Now, let’s talk about the CHI Awards 2023. These awards will honor the people who keep traditional Indonesian dance alive and our amazing dancers. This party was put together by the Al-Maryati/AlMar Foundation and took place at The Habibie & Ainun Library in Kuningan, South Jakarta, on Thursday, September 11, 2023. Now, CHI stands for “The Cultural Heritage of Indonesia.” This is a group whose job it is to protect and grow Indonesia’s rich culture art.
Getting into culture with the CHI Awards
It’s not the first time the AlMar Foundation has done something big. They recently put on the CHI Awards 2018, which honored the art of Nusantara Batik. There will be a lot of awards and recognition this year for people who have kept the flame of traditional dance alive.
As the creator and initiator of CHI, Dewita R. Panjaitan, MARS, DrPH, says, this event is all about honoring the real cultural heroes who have helped keep our heritage alive. The woman who goes by the name Wiwit Ilham says, “They’re the ones who keep our cultural vibrancy alive through the ages, make sure we don’t get lost in other cultures, and pass it on to the next generation.”
As a form of business social responsibility (CSR), the CHI Awards also help spread the word about Indonesian cultural arts. Wiwit Ilham thinks that this small act can do a lot of good for the country.
Let’s Talk About Dance
You want to dance? It’s not just moving a leg; it’s a way to say something. Dance is used for many things, from personal entertainment to part of traditions to an interesting form of performance art.
Who Were Honored
Now, let’s talk about the night’s stars: the artists who won the CHI Awards for dance. They didn’t just appear out of nowhere, so hold on. There were a lot of talks between CHI’s leaders, DR. Dewita R. Panjaitan, MARS, DrPH, Insana Habibie, and Anitasa Richir, as well as advisors Ayu Dyah Pasha, Firman Ichsan, Nani Koespriani, and Musa Widyatmodjo, and CHI member Amy Wirabudi.
After these talks, a group of candidates was chosen with the help of the Board of Observers. These observers included Prof. Dr. Wayan “Kun” Adnyana, who is the Rector of ISI Denpasar in Bali, Dr. Nungki Kusumastuti, who is a Lecturer at IKJ in Jakarta, and Yan Stevenson, who is a Lecturer at ISI Padang Panjang in West Sumatra.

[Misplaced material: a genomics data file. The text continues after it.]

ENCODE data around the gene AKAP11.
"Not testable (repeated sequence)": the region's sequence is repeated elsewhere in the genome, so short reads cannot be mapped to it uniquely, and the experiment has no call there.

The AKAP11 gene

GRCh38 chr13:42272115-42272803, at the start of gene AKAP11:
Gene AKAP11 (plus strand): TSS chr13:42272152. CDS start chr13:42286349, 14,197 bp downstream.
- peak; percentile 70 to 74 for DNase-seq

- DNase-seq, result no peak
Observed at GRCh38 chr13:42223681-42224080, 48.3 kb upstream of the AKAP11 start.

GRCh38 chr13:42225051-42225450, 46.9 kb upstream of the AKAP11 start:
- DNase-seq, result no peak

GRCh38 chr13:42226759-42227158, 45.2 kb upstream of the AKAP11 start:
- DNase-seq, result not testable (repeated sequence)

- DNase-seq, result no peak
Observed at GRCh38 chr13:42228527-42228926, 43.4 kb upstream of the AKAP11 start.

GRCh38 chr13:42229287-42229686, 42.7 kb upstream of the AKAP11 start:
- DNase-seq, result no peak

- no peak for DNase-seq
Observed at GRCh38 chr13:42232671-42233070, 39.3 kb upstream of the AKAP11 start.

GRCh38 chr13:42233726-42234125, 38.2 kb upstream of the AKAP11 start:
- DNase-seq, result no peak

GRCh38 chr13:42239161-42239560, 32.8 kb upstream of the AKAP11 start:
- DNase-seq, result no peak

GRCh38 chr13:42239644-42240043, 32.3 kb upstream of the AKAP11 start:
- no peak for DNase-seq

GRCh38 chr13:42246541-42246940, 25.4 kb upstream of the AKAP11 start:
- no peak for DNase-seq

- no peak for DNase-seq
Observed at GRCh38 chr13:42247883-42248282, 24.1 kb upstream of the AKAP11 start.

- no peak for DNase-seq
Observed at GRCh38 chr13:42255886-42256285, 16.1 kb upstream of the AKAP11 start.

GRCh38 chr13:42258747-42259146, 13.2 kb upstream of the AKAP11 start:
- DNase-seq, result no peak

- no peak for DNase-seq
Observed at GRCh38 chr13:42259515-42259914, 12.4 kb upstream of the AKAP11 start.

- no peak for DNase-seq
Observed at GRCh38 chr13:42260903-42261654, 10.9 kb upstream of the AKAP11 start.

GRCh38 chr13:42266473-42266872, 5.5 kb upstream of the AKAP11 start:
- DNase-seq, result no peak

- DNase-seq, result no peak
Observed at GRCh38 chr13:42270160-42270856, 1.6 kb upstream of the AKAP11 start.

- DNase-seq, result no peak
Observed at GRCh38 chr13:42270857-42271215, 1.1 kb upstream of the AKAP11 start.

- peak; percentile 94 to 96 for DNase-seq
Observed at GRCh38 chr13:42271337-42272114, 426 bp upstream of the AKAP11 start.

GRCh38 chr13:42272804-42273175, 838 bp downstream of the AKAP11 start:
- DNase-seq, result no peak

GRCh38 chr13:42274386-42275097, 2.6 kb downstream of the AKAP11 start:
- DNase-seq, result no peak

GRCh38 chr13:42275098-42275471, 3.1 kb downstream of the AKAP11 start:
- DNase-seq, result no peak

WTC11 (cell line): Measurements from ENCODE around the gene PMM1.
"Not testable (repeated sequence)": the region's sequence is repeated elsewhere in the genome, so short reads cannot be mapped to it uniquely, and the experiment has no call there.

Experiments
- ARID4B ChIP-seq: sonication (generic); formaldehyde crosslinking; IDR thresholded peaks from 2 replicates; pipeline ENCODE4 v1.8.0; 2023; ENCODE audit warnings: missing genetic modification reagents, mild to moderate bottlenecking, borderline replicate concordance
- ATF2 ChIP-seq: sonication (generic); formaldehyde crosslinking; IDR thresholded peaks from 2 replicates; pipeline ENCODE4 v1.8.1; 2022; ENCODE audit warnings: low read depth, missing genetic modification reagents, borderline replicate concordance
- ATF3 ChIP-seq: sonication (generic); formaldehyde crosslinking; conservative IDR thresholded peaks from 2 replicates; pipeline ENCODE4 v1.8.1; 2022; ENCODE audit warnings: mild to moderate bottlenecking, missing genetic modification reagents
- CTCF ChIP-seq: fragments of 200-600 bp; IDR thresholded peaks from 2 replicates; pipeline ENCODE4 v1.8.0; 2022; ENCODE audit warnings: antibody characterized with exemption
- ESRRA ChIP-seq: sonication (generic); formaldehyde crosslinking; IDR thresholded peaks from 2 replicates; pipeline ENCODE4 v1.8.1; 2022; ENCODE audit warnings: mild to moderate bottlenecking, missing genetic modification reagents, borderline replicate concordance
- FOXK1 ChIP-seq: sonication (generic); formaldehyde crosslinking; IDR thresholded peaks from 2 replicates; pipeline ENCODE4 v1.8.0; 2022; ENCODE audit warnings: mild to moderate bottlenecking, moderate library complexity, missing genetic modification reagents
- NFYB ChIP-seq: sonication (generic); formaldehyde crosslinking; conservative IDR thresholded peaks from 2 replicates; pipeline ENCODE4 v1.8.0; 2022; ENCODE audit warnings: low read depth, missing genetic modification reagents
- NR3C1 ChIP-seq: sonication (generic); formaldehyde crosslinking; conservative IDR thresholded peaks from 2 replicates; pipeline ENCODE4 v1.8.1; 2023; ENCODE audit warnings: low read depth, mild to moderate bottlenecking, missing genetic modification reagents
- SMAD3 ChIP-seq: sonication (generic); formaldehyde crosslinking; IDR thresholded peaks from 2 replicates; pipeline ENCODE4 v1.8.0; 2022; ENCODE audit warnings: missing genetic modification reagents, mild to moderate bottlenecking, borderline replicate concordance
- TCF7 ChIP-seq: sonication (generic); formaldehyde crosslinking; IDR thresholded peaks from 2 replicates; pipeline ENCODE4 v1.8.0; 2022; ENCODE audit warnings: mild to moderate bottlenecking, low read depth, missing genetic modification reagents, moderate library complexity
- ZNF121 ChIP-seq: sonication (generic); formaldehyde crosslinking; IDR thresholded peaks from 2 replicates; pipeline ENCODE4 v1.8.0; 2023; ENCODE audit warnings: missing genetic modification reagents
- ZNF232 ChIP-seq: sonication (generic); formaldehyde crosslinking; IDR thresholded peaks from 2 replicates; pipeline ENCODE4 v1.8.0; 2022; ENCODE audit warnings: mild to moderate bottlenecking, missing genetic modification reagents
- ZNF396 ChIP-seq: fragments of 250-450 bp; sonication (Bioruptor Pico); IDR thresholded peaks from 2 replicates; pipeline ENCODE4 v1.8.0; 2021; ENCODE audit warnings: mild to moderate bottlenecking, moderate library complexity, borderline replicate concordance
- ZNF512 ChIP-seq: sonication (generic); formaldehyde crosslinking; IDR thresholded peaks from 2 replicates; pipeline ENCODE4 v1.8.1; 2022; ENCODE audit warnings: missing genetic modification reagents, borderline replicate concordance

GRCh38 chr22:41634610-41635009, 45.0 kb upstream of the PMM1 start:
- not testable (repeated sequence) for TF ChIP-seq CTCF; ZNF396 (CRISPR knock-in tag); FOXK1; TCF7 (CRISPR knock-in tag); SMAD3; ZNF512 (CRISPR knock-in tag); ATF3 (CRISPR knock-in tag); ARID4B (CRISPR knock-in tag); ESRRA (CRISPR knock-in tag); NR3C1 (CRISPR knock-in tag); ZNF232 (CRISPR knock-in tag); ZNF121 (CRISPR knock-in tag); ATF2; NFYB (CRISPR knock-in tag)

These people looked for talented people all over Indonesia and used qualitative study to find out how dedicated they were to Nusantara dance. The awardees were chosen and agreed upon by the Board of Observers as a whole, so the choice was made by everyone. Let’s meet the winners:
Alyssa D. Lutan
With her late husband, the famous dancer and director Deddy Lutan, they ruled the dance world for about 23 years with the Deddy Lutan Dance Company (DLDC). In 1989, they even took dancers from the Asmat tribe on a trip across the United States.
Their goal was clear: to improve culture art without taking it away from where it came from. Elly’s ideas came from her need to be busy and the mood of the time.
In 2004, Ery Mefri became famous thanks to the Indonesia Performing Arts, an event put on by the Ministry of Tourism that brings together Indonesian artists with entertainment managers and business owners from around the world.
In 2007, the Nan Jombang Group was asked to play in Brisbane, Australia, and then they went on to play in other countries. His piece “Rantau Berbisik,” which was inspired by Ery’s move from West Sumatra to Jakarta, is often the main attraction at shows around the world.
Arini Ni Ketut Ni
A dancer from Bali, this person has won many awards. One important thing she did was write “Tari Legong Widya Lalita.” In 1979, Arini and her dance group “Warini” led the TVRI show “Bina Tari” for twenty years.
People began to notice Arini, and she was asked to teach Balinese dance in other countries. Arini is still teaching and, believe it or not, dancing even though she is 80 years old. She even sang by herself at the CHI Awards 2023.
Return to Maruti
His or her own Solo People all over the world know Retno Maruti as one of Indonesia’s dance masters. Retno has been dancing abroad since the 1960s. In 1964, she spent eight months at the World’s Fair in New York. She was also chosen to be a dancer on a trip to Japan by the president.
As soon as Retno got back to Indonesia, she started making even more dance works. Retno has not only shown how creative and emotional classical Javanese art can be, but she has also helped many young classical dancers and artists grow.
The Powerful History of Dance
These dances have a lot of value and are not only a source of national pride, but they also help shape who we are as a country. They bring cultures to life and show how different and lively Indonesian customs are. Cheers to the dance masters who keep the beat of our culture going!